In addition to being revered for his hard-grooving lines, Jamaaladeen Tacuma is widely known as a sharp-dressed man. “Those people who are just gonna get up there in a T-shirt,” he says, “yeah, that’s fine, but it’s boring and everybody knows it.” Photo by Sound Evidence
Ornette Coleman’s music was based on his concept of harmolodics, which is the way he defined how he wanted instruments to relate to each other in his music. How did his ideas affected you and how you play the bass?
When we think of the bass guitar, we normally think of an instrument that is the anchor in the band, that provides a foundation, and plays a supporting role to everything that’s going on musically. That instrument is, to this day, not really looked upon as being an equal instrument in an ensemble. Like, we need the bass player, but when you really look at it, you have the guitar player up front, you have the saxophone player up front, you have the trumpet player up front, and the keyboardist up front, we have a vocalist up front, but, in fact, the bass guitar is the thing that is keeping it all glued together.
Ornette gave me insight into thinking about the bass as being an equal instrument in the ensemble that was free to play melody, that was free to incorporate various sounds. So the bass guitar, for me, morphed into a new way of thinking, a new lifestyle.
When I think of the bass guitar in my work and how I work with others, I think of it in several terms. If I am in a supporting role that’s going to give the foundation to the band, I’m going to drive that band and I’m going to give it everything I’ve got as a bass player. I’m gonna lock with the drummer and I’m going to just glue that thing together and keep it rolling.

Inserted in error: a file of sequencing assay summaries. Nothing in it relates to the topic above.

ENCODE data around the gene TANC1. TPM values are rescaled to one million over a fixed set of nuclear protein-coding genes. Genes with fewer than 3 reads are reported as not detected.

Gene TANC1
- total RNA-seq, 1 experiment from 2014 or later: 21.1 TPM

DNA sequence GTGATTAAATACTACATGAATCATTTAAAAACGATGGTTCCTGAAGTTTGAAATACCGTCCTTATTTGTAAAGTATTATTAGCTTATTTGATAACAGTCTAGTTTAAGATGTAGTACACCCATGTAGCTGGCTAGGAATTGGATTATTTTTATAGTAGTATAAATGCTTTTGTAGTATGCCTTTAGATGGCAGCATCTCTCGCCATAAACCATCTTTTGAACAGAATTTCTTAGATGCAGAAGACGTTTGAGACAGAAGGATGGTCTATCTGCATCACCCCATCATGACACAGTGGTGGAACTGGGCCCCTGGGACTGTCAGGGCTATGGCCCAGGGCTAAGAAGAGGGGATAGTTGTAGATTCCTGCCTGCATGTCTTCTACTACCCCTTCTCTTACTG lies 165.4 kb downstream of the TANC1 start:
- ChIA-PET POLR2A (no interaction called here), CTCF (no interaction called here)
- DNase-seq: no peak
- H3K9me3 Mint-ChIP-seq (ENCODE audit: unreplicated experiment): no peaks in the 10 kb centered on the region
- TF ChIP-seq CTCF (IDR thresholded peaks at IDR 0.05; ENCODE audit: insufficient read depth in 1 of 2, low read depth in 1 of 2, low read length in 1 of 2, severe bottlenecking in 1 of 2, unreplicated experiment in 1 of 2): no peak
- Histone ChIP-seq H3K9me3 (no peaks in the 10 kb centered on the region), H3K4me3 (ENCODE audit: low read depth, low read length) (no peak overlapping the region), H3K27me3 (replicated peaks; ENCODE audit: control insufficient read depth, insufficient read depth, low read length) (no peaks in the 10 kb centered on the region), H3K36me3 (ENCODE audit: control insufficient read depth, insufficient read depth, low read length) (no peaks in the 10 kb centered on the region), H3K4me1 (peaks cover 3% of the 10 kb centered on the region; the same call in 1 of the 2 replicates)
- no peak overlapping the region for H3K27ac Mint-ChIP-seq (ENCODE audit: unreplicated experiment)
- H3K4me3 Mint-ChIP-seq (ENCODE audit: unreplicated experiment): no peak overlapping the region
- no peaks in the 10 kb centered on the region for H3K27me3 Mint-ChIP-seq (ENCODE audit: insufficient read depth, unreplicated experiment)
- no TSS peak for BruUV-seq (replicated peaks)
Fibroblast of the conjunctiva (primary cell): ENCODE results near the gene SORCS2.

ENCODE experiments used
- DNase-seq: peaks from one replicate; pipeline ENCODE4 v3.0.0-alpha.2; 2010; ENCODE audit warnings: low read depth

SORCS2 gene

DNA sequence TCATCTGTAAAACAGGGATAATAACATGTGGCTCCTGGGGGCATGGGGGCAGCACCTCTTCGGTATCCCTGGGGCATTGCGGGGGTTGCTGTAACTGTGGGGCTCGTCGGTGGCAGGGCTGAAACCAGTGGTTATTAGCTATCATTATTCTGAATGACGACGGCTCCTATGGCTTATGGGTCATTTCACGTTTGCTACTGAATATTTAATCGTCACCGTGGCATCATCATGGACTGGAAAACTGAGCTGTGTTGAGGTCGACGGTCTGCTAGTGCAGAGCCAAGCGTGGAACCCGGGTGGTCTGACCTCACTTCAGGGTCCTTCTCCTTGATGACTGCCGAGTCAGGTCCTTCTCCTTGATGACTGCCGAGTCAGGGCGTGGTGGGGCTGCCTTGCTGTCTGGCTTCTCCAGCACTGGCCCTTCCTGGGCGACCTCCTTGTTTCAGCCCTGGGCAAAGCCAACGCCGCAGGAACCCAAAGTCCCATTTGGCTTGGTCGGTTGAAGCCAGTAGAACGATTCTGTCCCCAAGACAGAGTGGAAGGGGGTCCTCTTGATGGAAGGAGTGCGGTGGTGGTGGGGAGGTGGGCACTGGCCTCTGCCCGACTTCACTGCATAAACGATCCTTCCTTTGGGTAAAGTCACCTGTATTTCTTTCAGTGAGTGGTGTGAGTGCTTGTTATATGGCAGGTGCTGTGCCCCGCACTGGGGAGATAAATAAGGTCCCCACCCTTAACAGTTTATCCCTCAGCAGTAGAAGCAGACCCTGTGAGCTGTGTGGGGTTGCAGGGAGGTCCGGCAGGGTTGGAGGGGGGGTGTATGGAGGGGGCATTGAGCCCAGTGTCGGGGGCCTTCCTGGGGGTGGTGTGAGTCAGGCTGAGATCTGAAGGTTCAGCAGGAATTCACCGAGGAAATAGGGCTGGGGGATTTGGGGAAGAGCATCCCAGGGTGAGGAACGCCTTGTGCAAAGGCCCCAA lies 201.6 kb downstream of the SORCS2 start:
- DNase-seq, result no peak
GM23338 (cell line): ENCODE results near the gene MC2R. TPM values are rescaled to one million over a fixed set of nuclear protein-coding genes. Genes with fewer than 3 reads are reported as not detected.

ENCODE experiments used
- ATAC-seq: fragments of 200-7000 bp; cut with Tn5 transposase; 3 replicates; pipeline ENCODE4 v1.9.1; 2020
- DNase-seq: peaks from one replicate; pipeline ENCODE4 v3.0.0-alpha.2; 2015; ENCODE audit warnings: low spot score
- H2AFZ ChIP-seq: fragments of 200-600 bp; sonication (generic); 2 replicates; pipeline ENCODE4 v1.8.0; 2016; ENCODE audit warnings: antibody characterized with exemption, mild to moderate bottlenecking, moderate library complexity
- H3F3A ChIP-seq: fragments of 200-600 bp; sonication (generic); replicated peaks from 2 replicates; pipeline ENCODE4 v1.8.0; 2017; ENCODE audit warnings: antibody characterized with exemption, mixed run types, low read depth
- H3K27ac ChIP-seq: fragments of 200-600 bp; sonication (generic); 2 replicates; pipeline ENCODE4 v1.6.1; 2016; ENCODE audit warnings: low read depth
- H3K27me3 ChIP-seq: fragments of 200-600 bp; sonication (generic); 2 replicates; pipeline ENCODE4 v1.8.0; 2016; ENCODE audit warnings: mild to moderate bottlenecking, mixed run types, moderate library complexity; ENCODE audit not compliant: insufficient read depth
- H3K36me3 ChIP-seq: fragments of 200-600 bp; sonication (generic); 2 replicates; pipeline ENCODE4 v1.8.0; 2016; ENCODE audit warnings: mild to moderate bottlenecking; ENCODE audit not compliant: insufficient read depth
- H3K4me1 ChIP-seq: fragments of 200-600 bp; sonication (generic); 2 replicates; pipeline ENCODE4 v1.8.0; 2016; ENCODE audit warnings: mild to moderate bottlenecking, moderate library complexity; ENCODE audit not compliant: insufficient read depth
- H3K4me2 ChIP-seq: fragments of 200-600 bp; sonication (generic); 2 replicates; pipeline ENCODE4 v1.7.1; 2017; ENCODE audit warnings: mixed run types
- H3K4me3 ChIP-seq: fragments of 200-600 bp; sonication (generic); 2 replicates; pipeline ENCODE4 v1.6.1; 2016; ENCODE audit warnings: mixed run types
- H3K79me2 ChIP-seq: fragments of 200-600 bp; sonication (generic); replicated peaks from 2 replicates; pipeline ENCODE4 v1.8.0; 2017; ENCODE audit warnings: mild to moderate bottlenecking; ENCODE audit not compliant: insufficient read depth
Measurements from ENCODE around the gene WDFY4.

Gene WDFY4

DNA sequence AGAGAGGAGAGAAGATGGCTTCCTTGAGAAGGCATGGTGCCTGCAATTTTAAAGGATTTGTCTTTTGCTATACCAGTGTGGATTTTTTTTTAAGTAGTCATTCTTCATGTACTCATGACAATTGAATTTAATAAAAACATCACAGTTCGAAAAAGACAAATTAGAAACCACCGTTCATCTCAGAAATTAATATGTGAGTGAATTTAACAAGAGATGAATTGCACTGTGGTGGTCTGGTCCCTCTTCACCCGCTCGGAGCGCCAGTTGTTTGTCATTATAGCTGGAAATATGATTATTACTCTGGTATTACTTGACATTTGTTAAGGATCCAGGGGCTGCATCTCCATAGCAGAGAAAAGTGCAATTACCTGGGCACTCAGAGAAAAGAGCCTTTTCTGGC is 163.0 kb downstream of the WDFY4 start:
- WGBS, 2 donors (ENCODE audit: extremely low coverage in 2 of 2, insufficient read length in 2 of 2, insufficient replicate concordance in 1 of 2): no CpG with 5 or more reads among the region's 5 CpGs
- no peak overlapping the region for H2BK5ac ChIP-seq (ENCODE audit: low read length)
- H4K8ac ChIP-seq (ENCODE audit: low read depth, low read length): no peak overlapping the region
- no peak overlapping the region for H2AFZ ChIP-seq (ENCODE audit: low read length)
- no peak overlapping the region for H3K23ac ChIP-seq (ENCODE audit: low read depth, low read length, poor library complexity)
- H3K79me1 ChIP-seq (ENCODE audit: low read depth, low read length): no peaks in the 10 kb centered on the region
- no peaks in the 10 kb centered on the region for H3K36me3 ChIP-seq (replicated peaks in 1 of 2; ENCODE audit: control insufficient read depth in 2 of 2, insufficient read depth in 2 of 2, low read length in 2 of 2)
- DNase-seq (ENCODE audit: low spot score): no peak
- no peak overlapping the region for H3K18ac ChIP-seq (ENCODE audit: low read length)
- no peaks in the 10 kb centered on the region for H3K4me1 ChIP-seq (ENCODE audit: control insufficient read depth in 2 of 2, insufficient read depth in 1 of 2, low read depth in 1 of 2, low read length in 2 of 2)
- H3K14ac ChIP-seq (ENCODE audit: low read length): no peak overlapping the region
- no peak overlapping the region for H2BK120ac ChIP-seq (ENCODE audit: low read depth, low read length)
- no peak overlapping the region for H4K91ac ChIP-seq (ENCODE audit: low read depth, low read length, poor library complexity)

When I’m thinking of myself as an improviser, I incorporate that idea, as well as the idea of being an improviser who is completely moving out of the realm of what the bass is thought to be about. I will admit that when I hear my stuff on record, I say, “This is some wild stuff,” because it is very different and all of a sudden, you hear me spin off into an improvised thing that’s based on the melody or whatever, then all of a sudden you might just hear me groove. That’s what makes it interesting to me, and those are the things I learned with Ornette.
It’s interesting to consider the role of a specific instrument when improvising. If you’re only playing your instrument in its expected roles, you might not be improvising or experimenting to the fullest potential.
Right, and you know why? Because that instrument, in my case the bass guitar, would have put shackles on me, would have put limits on me. It would make you not free. The instrument itself is actually putting you in prison.
People always thought that Ornette, or myself for that matter … we’re just playing, we’re not thinking, but that’s not the case at all. It’s mainly compositional improvising where the melody or the composition is the most important factor in the whole scene. I’m digging into that, I’m borrowing from that, I’m working through that, and I’m trying to make it even stronger than the melody.